“Nu,” said the old man, “that is our custom.”
Sammy had a bad accident involving a large truck. Weeks later, in court, the trucking company’s fancy lawyer was questioning Sammy.
“At the scene of the accident, didn’t you say, ‘I’m fine,’?” asked the lawyer.
Sammy responded, “Vell, I’ll tell you vat happened. I had just put my dog Knishes, into the …”
“I didn’t ask for any details”, the lawyer interrupted. “Just answer the question. Did you not say, at the scene of the accident, ‘I’m fine!’?”
Sammy said, “Vell, I just got Knishes into the car and vas driving down the road …”
The lawyer interrupted again. “Your Honor, I am trying to establish the fact that, at the scene of the accident, this man told the Highway Patrolman on the scene that he was just fine. Now several weeks after the accident he is trying to sue my client. I believe he is a fraud. Please tell him to simply answer the question.”
By this time, the judge was interested in Sammy’s answer and said to the lawyer, “I’d like to hear what he has to say about his dog Knishes.”
Sammy proceeded. “Vell, like I vas saying, I’d just loaded Knishes into the car and vas driving down the highway when this huge semi-truck ran the stop sign and smacked me. I vas thrown into one ditch and Knishes vas thrown into the other. I vas hurting real bad and could hardly move. However, I heard Knishes moaning. I knew he vas in terrible shape just by his groans. Den a Highway Patrolman came along. He could hear Knishes moaning and groaning, so he vent over to him. After he looks at him and sees vat terrible condition Knishes is in, he takes out his gun and shoots him between the eyes. Den the Patrolman comes across the road, gun still in hand, looks at me and says, “How you feeling?” Nu, Your Honor, vat vould you say?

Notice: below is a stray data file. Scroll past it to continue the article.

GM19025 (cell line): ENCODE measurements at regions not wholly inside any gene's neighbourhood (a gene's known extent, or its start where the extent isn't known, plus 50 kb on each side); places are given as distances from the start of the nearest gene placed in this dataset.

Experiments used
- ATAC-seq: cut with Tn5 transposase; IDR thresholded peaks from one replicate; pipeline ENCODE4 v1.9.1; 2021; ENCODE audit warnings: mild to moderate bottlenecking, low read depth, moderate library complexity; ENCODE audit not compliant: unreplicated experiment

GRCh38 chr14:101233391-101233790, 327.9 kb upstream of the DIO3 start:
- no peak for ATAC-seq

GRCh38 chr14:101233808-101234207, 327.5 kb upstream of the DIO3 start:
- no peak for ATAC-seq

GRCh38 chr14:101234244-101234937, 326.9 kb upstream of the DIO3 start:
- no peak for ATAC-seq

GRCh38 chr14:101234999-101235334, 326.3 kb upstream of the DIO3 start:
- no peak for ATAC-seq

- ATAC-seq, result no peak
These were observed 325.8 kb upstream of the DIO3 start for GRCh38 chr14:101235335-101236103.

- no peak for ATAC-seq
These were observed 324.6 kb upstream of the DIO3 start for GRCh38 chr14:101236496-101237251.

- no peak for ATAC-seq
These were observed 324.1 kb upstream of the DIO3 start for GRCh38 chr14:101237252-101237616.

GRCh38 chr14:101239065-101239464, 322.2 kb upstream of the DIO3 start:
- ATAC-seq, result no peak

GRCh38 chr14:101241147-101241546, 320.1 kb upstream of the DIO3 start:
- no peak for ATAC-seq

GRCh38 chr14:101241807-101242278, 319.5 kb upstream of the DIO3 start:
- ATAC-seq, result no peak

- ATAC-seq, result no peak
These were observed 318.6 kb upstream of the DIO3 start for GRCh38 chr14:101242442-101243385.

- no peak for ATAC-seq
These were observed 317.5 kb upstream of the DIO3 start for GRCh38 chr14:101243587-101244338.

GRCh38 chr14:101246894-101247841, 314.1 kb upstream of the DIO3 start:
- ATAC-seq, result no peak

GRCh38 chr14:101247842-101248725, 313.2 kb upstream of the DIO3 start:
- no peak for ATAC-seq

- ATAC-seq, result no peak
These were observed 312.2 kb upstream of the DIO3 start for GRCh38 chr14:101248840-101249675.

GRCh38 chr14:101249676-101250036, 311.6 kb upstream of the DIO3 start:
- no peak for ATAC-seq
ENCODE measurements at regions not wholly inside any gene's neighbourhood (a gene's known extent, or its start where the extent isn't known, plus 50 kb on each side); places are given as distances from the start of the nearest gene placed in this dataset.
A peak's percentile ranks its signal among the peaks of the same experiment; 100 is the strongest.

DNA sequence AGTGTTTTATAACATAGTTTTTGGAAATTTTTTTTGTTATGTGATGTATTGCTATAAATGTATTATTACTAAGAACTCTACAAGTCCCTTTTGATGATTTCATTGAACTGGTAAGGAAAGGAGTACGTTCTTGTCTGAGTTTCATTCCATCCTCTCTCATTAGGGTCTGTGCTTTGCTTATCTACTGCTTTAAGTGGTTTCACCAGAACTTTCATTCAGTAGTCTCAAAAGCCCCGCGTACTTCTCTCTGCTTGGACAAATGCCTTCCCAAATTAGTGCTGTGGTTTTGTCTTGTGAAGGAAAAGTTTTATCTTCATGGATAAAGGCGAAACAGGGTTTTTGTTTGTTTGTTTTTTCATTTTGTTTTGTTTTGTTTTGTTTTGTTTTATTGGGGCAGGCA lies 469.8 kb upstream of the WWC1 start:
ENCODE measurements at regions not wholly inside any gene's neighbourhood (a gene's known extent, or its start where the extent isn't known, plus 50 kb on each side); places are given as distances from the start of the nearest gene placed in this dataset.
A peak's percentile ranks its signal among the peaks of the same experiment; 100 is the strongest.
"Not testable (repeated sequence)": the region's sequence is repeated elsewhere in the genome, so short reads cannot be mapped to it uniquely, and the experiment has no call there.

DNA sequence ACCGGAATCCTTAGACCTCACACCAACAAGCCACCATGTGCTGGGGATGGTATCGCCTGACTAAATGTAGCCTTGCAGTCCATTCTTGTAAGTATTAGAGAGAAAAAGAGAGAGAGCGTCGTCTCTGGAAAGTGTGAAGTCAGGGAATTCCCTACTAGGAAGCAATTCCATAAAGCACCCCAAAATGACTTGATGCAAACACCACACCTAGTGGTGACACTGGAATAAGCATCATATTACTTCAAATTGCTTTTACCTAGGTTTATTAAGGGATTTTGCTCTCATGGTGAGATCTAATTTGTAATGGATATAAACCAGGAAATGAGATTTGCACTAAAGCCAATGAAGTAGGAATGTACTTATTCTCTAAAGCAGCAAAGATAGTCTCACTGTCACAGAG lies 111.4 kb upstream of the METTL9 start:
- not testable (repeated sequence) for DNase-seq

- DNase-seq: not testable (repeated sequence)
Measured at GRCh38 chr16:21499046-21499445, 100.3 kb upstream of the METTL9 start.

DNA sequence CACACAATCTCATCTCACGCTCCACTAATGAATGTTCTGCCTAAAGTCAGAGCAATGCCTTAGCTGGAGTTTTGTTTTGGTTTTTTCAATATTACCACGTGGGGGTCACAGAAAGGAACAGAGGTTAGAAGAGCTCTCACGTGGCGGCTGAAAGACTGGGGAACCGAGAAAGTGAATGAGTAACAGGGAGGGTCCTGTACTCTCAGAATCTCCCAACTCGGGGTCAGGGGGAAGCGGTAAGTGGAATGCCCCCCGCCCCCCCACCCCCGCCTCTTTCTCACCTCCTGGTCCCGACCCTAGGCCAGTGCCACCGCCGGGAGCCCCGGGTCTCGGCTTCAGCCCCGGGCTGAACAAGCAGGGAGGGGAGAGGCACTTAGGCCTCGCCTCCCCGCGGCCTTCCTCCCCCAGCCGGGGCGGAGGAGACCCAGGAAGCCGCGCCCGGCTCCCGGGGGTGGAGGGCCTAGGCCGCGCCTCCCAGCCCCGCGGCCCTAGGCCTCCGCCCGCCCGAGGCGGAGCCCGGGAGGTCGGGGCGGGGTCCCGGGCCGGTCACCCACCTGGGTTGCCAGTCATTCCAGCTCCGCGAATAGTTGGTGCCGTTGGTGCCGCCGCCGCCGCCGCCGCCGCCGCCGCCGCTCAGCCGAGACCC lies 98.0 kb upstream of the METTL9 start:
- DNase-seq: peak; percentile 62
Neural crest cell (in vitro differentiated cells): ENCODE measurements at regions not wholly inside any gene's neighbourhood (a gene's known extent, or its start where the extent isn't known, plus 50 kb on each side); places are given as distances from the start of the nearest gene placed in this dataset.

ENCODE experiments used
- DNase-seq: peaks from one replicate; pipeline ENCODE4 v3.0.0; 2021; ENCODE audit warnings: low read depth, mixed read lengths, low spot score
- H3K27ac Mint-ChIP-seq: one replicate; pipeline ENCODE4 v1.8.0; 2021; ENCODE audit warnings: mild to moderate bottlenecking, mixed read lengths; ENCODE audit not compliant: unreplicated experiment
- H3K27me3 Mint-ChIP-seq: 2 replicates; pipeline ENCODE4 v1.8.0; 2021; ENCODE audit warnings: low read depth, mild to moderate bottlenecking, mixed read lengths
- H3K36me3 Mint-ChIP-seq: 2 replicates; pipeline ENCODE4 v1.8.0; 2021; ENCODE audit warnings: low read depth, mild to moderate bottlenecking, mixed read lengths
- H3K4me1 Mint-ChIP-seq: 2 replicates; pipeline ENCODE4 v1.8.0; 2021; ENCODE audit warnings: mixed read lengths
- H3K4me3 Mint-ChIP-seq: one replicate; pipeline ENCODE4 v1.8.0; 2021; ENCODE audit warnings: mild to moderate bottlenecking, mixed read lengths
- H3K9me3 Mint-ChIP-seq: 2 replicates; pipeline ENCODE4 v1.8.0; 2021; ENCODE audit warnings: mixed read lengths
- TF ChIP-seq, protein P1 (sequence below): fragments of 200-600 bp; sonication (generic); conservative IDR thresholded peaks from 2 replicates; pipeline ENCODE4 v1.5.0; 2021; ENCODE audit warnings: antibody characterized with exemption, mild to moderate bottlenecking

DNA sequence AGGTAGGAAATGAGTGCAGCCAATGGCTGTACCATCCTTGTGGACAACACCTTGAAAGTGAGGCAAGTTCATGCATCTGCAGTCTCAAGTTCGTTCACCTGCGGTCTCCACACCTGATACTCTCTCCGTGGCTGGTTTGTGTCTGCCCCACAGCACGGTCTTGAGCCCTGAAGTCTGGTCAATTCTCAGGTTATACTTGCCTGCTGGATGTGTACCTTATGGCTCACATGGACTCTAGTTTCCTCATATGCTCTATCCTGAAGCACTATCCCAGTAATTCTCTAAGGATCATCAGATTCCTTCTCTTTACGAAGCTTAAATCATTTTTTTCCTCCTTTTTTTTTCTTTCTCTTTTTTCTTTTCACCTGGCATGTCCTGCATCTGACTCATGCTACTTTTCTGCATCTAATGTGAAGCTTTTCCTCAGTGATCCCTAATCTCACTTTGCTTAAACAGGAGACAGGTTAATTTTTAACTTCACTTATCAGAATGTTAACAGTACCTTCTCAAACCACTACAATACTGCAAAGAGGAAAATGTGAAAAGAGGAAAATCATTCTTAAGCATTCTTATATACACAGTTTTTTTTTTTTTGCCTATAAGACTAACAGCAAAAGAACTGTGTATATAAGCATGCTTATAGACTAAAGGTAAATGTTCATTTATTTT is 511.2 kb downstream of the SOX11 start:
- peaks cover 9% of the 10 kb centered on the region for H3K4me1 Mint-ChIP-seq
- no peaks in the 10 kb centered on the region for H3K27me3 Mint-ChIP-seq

A very pious priest hoped one day to be able to talk to Mary, mother of Jesus.
When he died, since he had been such a devout and kind-hearted man, he arrived in heaven and was given an audience with Mary.
He asked her the question that had been on his mind all these years — “How did you feel when you gave birth to Baby Jesus?”
“Nu, to tell you the truth, I was hoping for a girl.”